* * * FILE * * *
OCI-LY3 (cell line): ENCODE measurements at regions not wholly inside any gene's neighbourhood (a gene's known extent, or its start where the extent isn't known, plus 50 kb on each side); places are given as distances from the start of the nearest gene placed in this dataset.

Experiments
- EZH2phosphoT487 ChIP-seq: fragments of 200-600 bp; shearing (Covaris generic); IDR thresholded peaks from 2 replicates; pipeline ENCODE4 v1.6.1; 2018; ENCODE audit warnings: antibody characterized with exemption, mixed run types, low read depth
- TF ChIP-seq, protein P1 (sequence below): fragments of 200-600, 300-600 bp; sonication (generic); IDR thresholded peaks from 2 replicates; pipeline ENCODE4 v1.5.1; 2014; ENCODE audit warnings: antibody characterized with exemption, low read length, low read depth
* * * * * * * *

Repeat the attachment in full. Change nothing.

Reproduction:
OCI-LY3 (cell line): ENCODE measurements at regions not wholly inside any gene's neighbourhood (a gene's known extent, or its start where the extent isn't known, plus 50 kb on each side); places are given as distances from the start of the nearest gene placed in this dataset.

Experiments
- EZH2phosphoT487 ChIP-seq: fragments of 200-600 bp; shearing (Covaris generic); IDR thresholded peaks from 2 replicates; pipeline ENCODE4 v1.6.1; 2018; ENCODE audit warnings: antibody characterized with exemption, mixed run types, low read depth
- TF ChIP-seq, protein P1 (sequence below): fragments of 200-600, 300-600 bp; sonication (generic); IDR thresholded peaks from 2 replicates; pipeline ENCODE4 v1.5.1; 2014; ENCODE audit warnings: antibody characterized with exemption, low read length, low read depth